Syntactic and Semantic Predictors of Tense in Hindi: An ERP Investigation

Brian Dillon, Andrew Nevins, Alison C. Austin, Colin Phillips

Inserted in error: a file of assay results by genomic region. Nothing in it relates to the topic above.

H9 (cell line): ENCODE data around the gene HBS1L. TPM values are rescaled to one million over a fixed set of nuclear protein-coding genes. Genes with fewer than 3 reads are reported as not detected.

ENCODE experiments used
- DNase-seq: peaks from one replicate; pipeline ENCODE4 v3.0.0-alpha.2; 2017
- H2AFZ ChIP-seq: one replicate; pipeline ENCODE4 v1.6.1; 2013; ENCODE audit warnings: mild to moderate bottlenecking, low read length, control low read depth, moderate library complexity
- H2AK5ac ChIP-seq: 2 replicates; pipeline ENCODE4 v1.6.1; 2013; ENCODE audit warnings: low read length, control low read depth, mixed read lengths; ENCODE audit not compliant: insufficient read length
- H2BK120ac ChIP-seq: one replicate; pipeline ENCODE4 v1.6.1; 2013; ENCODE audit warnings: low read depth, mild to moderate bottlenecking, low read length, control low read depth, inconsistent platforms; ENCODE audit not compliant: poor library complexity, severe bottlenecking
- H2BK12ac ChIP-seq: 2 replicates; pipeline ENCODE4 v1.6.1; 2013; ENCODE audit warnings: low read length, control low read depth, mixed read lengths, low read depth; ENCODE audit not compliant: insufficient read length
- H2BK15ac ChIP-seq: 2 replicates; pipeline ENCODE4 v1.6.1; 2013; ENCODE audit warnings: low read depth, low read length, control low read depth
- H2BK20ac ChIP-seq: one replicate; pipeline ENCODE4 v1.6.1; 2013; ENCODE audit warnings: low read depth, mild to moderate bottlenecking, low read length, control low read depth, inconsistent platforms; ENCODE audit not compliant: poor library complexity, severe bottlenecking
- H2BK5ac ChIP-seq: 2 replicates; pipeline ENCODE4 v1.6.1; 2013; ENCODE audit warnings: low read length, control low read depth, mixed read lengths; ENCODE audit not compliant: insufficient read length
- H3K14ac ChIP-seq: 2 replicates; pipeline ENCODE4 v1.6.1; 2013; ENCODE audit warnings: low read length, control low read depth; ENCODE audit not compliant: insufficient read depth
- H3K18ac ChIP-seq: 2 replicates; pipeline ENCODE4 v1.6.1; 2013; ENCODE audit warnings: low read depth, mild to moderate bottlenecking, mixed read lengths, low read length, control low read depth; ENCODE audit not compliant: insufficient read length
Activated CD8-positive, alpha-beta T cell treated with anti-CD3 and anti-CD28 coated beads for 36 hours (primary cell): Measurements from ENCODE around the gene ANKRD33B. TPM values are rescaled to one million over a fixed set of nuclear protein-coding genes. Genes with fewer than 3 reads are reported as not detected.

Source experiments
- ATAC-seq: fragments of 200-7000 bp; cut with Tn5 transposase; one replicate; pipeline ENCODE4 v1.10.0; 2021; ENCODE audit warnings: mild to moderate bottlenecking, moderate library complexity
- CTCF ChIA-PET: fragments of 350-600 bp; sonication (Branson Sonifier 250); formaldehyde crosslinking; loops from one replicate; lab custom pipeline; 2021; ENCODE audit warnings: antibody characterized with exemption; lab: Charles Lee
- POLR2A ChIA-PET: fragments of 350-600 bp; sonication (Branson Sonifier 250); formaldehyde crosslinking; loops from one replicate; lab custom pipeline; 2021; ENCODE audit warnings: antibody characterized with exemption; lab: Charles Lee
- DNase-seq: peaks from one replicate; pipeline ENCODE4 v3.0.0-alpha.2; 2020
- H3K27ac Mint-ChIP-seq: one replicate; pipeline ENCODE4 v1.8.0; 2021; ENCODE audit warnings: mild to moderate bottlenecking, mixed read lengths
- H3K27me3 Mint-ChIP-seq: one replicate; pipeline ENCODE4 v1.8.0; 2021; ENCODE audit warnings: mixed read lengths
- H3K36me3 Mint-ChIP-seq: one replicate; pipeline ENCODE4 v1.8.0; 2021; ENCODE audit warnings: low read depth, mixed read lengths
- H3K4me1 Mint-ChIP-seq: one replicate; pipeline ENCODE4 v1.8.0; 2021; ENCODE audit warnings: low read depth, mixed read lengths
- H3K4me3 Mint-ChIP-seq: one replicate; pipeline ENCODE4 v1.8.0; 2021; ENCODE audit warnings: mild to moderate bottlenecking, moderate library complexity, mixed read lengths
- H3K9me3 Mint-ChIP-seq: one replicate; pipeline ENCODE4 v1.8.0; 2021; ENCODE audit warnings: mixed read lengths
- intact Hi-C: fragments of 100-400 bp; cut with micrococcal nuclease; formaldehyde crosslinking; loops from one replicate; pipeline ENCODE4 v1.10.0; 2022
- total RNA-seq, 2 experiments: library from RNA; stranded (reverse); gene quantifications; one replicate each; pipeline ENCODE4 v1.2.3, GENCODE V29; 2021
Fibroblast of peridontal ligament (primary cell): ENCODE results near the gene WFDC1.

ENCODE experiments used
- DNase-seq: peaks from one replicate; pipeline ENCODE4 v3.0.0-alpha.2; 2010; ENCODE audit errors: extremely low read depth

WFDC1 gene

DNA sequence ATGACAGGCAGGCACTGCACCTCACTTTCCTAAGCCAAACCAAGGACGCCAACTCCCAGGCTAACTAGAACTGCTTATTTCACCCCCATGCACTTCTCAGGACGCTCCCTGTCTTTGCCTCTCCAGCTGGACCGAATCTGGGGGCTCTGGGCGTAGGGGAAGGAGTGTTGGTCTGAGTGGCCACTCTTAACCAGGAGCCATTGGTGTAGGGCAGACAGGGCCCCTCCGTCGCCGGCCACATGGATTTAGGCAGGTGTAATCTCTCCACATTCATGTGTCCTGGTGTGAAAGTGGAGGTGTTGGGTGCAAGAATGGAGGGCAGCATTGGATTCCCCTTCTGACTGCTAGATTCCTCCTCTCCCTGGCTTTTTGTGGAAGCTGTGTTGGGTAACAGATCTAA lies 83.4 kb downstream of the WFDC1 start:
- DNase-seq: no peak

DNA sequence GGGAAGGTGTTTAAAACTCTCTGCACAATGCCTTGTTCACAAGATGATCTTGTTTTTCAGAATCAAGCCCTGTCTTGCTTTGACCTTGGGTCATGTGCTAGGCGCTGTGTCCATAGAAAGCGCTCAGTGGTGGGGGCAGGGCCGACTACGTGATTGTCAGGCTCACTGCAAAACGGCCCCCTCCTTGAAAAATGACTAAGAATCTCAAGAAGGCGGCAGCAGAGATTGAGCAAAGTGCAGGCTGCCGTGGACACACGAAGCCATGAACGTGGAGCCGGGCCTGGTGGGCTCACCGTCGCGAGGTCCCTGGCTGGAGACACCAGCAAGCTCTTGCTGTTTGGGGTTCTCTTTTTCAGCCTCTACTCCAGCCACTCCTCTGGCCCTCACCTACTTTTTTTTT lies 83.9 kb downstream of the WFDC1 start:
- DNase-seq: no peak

Although there is broad agreement that many ERP components reflect error signals generated during an unexpected linguistic event, there are least two distinct aspects of the process that the ERP signals may reflect. The first is the content of an error, which is the local discrepancy between an observed form and any expectations about upcoming forms, without any reference to why those expectations were held. The second aspect is the cause of an error, which is a context-aware analysis of why the error arose. The current study examines the processes involved in prediction of past tense marking on verbal morphology in Hindi. This is a case where an error with the same local characteristics can arise from very different cues, one syntactic in origin (ergative case marking), and the other semantic in origin (a past tense adverbial). Results suggest that the parser does indeed track the cause in addition to the content of errors. Despite the fact that the critical manipulation of verb tense marking was identical across cue types, the nature of the cue led to distinct patterns of ERPs in response to anomalous verbal morphology. When verb tense was predicted based upon semantic cues, an incorrect future tense form elicited an early negativity in the 200-400 ms interval with a posterior distribution. In contrast, when verb tense was predicted based upon morphosyntactic cues, an incorrect future tense form elicited a right-lateralized anterior negativity (RAN) during the 300-500 ms interval, as well as a P600 response with a broad distribution.